In the 1999 romp Austin Powers: The Spy Who Shagged Me, Mike Myers' comical superspy identifies In Like Flint as his favorite movie. It's an in-joke that works on two levels: 1) The Austin Powers series pretty much owes its existence to Our Man Flint (1965) and In Like Flint (1967) and 2) it makes perfect sense that infamous sexist Powers would love the conspicuously sexist In Like Flint.
It's a shame that In Like Flint plays as such a defensive reaction to on-the-rise American feminism—what with its cabal of women (and their Amazonian brigade), headed up by sleek blonde Jean Hale, plotting world domination—because, in most other respects, it's a worthy-enough sequel to Our Man Flint (itself an enthusiastic endorsement of the Playboy lifestyle). Though neither co-screenwriter Ben Starr nor director Daniel Mann returned to action, original Our Man Flint screenwriter Hal Finberg and new director Gordon Douglas (as well as legendary Hollywood composer Jerry Goldsmith, returning with his Flint theme) keep the adventure percolating well enough with the usual camp nonsense, and Douglas demonstrates an adeptness for staging and shooting the action sequences.
Though the feminist twist lands like a ton of bricks, the rest of the gimmickry of this Fox flick plays not unlike the camp familiar to viewers of Fox's 1966 TV supersmash Batman, which took off between the release of the two Flint flicks (and whose soon-to-be Batgirl Yvonne Craig appears in In Like Flint). When the President of the United States (Andrew Duggan) gets replaced by a doppleganger, spy agency Z.O.W.I.E. falls victim to conspiracy, leading its chief Lloyd C. Cramden (Lee J. Cobb) again to depend on independent superspy Derek Flint (James Coburn) to save the day. Most of the humor revolves around alpha male Flint shaming every other human being with his ultra-competence. There's nothing he can't do: dance undercover with the Bolshoi Ballet, speak dolphin to his cetacean houseguest, write books on scientific breakthroughs, and take on all comers with his, err, unique martial-arts form (though you wouldnt know it to look at him, Coburn proudly studied under Bruce Lee).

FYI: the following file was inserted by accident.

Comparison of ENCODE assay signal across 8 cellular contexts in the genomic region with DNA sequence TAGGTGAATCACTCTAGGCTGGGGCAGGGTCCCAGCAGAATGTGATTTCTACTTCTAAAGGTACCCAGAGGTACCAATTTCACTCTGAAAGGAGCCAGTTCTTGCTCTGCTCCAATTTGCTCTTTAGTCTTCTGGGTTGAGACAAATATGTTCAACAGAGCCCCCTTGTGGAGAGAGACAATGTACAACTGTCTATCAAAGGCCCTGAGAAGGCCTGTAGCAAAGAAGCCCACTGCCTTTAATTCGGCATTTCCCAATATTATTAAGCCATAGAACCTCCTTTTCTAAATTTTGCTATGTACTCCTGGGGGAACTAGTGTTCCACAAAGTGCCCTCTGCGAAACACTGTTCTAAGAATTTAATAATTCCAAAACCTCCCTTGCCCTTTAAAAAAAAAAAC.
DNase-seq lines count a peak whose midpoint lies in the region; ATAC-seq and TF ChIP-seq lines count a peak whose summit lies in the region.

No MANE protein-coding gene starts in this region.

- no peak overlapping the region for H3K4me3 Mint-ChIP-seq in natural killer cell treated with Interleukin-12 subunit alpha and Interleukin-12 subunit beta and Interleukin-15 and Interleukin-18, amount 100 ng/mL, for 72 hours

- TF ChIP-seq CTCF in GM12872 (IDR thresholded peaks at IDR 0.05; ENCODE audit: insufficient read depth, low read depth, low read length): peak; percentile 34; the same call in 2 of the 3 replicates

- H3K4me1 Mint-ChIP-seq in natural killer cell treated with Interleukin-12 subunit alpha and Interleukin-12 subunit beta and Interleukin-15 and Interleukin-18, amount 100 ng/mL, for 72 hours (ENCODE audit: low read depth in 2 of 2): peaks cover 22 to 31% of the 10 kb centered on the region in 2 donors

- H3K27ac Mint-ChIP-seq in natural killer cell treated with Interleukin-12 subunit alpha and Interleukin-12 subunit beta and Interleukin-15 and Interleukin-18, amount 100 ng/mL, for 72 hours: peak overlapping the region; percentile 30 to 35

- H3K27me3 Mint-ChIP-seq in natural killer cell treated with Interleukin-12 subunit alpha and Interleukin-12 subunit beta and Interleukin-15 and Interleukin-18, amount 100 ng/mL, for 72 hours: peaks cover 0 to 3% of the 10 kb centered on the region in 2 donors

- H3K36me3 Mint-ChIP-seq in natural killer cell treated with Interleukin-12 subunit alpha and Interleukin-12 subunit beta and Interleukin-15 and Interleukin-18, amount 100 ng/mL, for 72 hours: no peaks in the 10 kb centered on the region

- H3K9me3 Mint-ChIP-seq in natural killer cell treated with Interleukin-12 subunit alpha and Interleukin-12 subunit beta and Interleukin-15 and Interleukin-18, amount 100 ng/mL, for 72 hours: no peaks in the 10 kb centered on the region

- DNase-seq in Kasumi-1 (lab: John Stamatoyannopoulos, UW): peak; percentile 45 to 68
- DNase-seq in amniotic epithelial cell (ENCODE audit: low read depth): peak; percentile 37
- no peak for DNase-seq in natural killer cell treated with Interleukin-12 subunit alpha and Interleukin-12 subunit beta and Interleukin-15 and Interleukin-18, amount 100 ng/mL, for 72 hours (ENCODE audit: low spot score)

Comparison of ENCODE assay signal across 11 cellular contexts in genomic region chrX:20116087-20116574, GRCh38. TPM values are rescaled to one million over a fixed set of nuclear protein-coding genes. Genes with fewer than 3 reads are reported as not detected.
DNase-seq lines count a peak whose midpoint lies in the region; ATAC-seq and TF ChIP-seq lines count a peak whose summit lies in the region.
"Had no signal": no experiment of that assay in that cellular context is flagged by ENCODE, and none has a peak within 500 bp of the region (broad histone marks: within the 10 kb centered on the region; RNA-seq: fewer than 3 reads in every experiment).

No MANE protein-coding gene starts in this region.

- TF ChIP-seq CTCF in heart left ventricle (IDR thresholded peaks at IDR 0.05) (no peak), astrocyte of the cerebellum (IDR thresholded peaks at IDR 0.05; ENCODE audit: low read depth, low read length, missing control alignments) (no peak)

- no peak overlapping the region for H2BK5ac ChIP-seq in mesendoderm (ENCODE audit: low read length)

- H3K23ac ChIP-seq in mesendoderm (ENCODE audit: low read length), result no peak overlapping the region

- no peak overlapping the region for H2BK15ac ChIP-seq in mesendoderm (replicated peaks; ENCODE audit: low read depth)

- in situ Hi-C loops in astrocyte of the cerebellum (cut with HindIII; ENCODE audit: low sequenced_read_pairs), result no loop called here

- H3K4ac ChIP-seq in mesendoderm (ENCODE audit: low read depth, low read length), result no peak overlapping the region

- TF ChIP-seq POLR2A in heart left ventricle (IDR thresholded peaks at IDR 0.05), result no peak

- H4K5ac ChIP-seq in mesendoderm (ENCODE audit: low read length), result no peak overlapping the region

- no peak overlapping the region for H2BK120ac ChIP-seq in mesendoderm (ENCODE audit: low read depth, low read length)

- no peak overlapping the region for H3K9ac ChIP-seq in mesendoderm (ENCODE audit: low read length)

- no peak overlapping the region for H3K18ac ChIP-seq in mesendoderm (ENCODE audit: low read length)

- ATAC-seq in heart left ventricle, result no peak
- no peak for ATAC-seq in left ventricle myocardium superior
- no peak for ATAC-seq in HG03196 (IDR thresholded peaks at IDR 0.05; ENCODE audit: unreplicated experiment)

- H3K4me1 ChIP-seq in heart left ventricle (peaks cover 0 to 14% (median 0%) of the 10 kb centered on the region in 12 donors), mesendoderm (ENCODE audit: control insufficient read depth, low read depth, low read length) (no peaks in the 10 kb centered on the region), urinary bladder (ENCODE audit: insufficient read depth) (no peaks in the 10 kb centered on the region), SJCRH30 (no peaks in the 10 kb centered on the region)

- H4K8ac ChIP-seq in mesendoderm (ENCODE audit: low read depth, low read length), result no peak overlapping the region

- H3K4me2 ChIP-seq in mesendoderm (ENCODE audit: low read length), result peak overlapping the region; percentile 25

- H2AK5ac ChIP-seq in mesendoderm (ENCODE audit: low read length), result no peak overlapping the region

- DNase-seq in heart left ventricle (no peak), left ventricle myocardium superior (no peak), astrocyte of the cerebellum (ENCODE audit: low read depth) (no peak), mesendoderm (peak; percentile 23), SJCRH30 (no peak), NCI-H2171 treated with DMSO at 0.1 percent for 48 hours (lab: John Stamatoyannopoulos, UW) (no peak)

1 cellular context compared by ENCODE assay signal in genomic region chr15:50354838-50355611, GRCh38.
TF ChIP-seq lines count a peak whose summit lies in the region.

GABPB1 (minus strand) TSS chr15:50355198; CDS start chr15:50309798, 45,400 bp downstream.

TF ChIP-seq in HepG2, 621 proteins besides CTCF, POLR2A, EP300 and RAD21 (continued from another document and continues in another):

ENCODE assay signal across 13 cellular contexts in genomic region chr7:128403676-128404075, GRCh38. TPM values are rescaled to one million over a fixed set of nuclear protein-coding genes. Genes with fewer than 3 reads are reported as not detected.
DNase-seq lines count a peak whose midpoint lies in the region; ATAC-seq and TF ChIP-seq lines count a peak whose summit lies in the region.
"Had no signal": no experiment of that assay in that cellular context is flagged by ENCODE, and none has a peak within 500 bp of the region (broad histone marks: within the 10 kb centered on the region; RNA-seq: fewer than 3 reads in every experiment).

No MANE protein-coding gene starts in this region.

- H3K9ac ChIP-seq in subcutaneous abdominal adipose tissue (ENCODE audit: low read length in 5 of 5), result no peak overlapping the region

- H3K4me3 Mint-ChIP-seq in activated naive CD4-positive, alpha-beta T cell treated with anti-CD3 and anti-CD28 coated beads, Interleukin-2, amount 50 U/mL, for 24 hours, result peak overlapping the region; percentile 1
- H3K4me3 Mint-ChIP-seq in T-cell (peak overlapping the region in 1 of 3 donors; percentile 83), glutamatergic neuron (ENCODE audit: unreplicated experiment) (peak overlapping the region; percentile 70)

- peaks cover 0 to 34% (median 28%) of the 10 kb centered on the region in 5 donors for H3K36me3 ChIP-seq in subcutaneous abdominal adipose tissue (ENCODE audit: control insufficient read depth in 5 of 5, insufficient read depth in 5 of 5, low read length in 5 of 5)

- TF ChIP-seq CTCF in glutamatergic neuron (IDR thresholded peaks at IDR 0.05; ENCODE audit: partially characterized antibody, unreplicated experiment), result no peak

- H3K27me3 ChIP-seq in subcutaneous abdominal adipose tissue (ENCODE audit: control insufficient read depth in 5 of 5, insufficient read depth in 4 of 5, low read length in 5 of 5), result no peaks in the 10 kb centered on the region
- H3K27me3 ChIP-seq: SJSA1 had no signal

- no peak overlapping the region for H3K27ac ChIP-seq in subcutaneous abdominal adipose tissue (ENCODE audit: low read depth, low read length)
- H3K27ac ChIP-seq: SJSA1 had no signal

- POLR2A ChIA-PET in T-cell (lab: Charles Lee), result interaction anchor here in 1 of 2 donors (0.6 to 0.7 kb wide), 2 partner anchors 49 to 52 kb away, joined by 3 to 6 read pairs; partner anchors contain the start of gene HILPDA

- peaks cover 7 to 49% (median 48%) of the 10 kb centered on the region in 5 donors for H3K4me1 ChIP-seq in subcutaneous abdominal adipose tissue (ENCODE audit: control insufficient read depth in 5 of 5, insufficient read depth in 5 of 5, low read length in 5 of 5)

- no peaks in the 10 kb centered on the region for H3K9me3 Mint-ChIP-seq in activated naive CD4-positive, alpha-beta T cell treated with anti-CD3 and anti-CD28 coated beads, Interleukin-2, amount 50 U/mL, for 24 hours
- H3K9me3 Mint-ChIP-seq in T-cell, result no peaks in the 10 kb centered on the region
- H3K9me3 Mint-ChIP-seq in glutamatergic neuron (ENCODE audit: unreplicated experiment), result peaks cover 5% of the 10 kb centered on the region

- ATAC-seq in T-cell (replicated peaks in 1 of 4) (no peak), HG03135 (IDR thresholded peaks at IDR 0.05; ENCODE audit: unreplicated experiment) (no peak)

Gadgets galore share the screen with entertaining fight sequences on a rooftop, in a gymnasium, and, briefly, in the vicinity of a conveyor belt heading for an incinerator, a close cousin to the strapped-to-a-log-heading-toward-a-buzzsaw trope found in so many serials of yore. But it's impossible to ignore the film's sexual politics, which are confused at best (the female characters come closest to triumph by using sex against hapless men, but this ain't exactly Lysistrata) and insulting at worst (Flint laughs off the women's plans with a deeply condescending "Ladies—forget it"). And Flint still keeps a harem, having replaced the disposable quintet of the previous film with a fresh sexy trio ("I'm trying to cut down"). Nostalgic spy junkies can put all this style over substance in cultural context and "look back and laugh," but that's easier to do with the first Flint than the second.